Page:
Cuckoo, Cuckoo! (Children) - Poem by Herbert Nehrlich
There lives inside my cuckoo clock
a feisty cuckoo named Tic-toc.
We bought the wooden enchilada
when coming from the autostrada
and entering the Fatherland.
The makers of the clocks reside
in the Black Forest, where a guide
is used for navigation reasons
clocks can be bought in all the seasons.
We chose the biggest on the shelves
(they all are made by German elves) ,
and shipped the thing so it would get
home in one piece, we did not fret.
It took the best part of a day
to hang the clock so it would stay.
The biggest, cleanest strongest screw
was found and used, I'm telling you
it was a job but in the end
a visiting (and nosy) friend
remarked that he had never seen
a clock like it, and he was keen
to also travel overseas
to get himself, likewise a piece.
We went to bed that night content
but when at dawn my lady went
into the kitchen to prepare
the coffee she received a scare.
There on the stove sat a small bird
and mumbled just a single word.
It was a word that we had heard
but never from a little bird.
Heimweh he said, which is the same
as homesickness, which is a shame
because it leads to deep depression
and will require shrinko sessions.
My spouse who tends to jump the gun
since being married to a Hun
went to the cellar just in case,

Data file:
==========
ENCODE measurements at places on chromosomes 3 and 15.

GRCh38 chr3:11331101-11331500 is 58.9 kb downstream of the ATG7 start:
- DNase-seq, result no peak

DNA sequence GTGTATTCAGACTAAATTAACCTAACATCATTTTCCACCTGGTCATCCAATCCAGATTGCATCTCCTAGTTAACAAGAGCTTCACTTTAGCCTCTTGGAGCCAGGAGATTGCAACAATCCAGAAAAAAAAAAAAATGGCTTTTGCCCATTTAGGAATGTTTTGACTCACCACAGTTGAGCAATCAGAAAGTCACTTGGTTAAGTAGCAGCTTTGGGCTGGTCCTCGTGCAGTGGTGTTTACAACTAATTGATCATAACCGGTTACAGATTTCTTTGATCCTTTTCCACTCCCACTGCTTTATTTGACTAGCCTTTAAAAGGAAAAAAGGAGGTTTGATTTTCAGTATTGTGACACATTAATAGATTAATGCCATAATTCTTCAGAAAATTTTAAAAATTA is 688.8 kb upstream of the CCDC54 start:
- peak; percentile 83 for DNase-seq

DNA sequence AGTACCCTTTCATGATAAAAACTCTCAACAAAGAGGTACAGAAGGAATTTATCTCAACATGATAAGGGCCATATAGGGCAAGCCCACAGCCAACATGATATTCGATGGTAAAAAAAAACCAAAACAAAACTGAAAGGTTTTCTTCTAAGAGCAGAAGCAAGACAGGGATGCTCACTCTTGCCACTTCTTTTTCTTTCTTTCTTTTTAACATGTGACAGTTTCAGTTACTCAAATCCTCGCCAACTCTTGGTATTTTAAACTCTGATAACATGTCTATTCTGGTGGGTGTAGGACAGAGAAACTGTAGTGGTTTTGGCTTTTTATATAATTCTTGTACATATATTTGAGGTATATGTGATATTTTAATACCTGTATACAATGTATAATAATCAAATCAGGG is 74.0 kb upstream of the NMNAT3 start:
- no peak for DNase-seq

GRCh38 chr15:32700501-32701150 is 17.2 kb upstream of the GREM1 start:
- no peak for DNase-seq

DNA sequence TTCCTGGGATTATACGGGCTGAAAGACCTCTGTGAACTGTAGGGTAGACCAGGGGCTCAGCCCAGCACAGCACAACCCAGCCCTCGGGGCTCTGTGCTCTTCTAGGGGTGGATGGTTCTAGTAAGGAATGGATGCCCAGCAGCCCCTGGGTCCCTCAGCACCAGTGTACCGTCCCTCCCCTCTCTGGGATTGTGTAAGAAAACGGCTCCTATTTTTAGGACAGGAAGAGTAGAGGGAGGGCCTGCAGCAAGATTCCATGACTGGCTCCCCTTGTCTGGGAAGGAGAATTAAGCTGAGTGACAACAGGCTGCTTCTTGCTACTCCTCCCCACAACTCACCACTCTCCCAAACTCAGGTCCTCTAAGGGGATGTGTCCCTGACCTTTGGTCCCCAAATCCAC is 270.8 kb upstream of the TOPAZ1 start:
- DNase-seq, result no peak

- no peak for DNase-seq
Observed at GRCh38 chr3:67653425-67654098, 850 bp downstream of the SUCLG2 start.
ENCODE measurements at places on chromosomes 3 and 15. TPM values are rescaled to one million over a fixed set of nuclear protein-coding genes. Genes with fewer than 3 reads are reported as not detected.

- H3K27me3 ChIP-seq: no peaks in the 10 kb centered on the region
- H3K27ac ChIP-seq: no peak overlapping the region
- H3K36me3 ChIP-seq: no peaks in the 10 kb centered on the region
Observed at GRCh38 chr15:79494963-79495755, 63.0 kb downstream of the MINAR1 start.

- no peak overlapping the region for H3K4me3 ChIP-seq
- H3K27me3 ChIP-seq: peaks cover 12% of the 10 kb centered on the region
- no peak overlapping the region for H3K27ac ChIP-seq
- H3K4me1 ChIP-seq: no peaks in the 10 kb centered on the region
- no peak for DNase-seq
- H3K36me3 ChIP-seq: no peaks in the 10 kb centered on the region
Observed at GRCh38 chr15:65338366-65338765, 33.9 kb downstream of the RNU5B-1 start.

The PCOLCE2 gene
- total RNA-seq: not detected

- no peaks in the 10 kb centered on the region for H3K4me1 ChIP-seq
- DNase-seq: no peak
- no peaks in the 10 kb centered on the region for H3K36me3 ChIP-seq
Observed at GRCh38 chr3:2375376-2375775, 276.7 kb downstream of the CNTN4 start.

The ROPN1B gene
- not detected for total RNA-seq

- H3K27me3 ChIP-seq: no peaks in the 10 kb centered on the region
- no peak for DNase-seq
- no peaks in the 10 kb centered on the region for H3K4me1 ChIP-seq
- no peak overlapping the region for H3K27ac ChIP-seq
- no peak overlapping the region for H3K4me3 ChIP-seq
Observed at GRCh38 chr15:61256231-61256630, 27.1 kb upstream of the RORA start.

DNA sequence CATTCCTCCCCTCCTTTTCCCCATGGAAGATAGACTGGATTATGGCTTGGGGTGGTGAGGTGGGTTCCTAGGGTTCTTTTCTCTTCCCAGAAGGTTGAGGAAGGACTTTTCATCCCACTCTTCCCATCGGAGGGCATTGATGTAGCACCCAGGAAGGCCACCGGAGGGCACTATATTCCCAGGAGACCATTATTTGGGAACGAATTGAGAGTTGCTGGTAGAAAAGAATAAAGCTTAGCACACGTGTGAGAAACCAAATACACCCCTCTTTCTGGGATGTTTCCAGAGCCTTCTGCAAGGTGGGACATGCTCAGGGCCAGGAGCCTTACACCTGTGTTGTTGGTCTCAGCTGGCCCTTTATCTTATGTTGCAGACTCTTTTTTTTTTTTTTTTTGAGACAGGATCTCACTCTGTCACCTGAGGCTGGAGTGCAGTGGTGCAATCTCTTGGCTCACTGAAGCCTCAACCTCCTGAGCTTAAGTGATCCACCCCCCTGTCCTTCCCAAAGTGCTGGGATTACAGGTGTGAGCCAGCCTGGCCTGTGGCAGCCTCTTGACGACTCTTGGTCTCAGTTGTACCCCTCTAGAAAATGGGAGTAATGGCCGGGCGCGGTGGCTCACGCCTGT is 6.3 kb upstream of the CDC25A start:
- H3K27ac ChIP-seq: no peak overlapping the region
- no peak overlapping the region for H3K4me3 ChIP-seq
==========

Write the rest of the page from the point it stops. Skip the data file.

turned off the gas for the whole place.
She figured that he would not know
too many other ways to go.
And no one has observed a bird
(perhaps it has, somewhere occurred)
to shoot himself or hang by rope
so we continued to have hope.
When I arose and then was told
I felt my bones, (I'm getting old) ,
and really wasn't in the mood
to be delayed, I needed food.
So I resorted to the tactic
that can for birds be prophylactic.
I asked him why he'd left his home
and who allowed him here to roam.
His facial feathers sagged right then
'I realise I'm not Big Ben,
but in the Forest with the elves
all little birds amuse themselves,
but if for you it's a disaster
I say to you, my treasured Master,
you make the laws and all the rules
for even us Black Forest Fools.'
It took six weeks to have him happy,
he grew on us, the little chappie.
The deal between the bird and me
was that he could fly out to see
the world inside our little home
he was allowed to freely roam
but when the time came to announce
the hour he would quickly bounce
back in to his well-furnished place
spruce up his wrinkled cuckoo face
and do what he was born to do
it is to sing cuckoo, cuckoo.
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